Teacher, feminist, krautrock connoisseur, anime enthusiast, player of video games, occasional modder, intermittent blogger

ID is as old as the hills

Scientists do not welcome teaching ID in science classes for the simple reason that, apart from NOT being science at all, it is a totally made-up construct built with the intent of sneaking religion in the science classroom by presenting it as a plausible scientific theory. 
—Ugo Cei, on the Dilbert Blog

That one’s easy to knock on the head at least. Wait for it… ID is older than Darwinism. It’s known as the teleological argument for the existence of God, and can be formulated as follows (I’m quoting the Wikipedia article):

  1. X is too complex to have occurred randomly or naturally.
  2. Therefore, X must have been created by an intelligent being.
  3. Y is that intelligent being.
  4. Therefore, Y exists.

In fact, the more cautious ID people would only go as far as step 2 above, and make no claims about which Y is that intelligent being (the FSM enters the argument at step 3, and as such, as I said a couple of days ago, is irrelevant.)

And the Wikipedia article also notes that Cicero (106 BC-43 BC - note BC) made one of the earliest teleological arguments:
When you see a sundial or a water-clock, you see that it tells the time by design and not by chance. How then can you imagine that the universe as a whole is devoid of purpose and intelligence, when it embraces everything, including these artifacts themselves and their artificers? (Gjertsen 1989, p. 199, quoted by Dennett 1995, p. 29)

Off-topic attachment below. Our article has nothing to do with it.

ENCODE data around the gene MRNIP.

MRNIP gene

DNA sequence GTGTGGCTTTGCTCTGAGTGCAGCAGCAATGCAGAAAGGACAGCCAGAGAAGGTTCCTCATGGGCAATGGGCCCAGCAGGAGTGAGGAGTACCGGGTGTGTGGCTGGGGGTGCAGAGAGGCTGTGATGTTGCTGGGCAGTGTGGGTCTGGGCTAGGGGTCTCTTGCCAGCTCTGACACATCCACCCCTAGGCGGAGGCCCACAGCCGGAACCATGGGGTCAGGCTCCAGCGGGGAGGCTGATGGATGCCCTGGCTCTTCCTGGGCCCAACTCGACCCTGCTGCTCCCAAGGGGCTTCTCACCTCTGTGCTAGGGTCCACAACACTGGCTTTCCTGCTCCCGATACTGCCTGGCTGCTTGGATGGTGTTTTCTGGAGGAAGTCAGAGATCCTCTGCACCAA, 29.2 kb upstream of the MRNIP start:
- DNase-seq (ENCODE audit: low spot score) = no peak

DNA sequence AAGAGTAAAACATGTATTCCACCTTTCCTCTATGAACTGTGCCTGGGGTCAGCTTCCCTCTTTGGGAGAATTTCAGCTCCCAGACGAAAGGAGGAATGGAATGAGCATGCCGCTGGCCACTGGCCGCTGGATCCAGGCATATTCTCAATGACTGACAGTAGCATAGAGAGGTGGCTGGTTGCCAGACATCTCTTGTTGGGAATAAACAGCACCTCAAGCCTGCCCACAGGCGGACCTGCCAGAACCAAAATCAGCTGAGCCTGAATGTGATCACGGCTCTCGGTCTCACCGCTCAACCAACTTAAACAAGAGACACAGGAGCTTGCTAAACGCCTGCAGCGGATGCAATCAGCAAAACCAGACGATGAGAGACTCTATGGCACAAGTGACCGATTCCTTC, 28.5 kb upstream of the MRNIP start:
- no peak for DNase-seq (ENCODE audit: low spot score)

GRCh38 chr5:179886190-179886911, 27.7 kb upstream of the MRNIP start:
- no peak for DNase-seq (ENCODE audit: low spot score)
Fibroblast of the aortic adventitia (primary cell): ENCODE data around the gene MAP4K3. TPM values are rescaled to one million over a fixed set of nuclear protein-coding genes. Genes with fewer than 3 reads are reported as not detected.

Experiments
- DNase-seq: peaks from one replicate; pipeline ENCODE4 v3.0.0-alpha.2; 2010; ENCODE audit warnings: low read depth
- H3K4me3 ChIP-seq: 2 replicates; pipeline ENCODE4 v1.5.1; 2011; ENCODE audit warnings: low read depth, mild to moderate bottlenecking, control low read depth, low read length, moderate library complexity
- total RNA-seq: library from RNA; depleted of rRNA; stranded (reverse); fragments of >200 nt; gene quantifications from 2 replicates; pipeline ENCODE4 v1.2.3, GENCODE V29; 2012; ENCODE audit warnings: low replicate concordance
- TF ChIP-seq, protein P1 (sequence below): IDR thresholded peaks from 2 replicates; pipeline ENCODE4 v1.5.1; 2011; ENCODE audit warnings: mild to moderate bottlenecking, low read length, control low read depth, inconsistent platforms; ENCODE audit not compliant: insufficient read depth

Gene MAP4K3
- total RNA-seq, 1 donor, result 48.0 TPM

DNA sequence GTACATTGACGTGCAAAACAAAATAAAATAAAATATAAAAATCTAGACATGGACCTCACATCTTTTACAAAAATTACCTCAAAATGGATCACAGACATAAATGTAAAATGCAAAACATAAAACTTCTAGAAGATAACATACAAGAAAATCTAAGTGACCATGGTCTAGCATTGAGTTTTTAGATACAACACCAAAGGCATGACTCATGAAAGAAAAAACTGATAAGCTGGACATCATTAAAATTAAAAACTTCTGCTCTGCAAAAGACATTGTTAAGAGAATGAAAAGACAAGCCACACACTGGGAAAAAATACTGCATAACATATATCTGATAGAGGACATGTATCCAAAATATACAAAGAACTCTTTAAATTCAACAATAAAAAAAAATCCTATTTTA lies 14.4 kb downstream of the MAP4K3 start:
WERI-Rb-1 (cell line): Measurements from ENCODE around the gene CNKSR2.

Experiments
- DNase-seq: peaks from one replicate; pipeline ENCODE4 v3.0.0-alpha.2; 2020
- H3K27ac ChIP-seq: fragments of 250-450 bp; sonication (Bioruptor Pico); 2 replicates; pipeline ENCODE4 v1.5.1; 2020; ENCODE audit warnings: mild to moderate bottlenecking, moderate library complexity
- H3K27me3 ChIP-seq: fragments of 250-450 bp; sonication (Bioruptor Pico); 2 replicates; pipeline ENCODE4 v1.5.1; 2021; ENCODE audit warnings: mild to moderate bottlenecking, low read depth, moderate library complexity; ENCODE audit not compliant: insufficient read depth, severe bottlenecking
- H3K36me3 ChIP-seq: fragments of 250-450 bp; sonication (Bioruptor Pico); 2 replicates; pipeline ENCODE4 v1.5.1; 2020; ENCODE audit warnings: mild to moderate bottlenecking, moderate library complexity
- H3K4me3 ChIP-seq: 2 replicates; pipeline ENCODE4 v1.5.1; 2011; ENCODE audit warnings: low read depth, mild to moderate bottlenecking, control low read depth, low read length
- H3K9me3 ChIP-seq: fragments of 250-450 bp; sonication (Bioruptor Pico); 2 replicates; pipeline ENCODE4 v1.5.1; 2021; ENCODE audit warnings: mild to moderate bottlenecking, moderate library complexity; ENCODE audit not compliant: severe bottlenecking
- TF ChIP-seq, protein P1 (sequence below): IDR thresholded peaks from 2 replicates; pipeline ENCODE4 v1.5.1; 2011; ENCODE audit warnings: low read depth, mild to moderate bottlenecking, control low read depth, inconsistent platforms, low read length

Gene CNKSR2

Just to put that in context, Darwin first proposed the theory of natural selection in 1858. That’s nearly 2000 years after Cicero. There is nothing new or made up about ID. It is only a modern formulation of an extremely old idea; and if people keep shouting at the proponents of ID that they are only making it up in order to force religion into the science classroom, it’s no wonder they become indignant. The least we can do is have the common courtesy to acknowledge that the theory they are espousing is far, far older than anything that upstart Darwin ever thought of.

Finally, a good defense of ID

After literally hundreds of posts on the Dilbert Blog, someone called Mark came up will a good defence of the principles of Intelligent Design. I’ll quote a bit:
They only propose that according to their theory logic demands a single uncaused cause for all and that various phenomena support the theory of design better than randomness and therefore the implication is intelligence.

That places the ID discussion on the very edge of science, where it becomes metaphysics in the sense of the word which Kant meant - what comes after physics. As such, it is a proper object of science, although hardly the kind of science you should be teaching in school rooms.
But the identity of this intelligence is beyond the scope of their theory just as it is beyond the scope of the theories of most astrophysicists who restrict their analyses to that of existence at its earliest moment and no further back.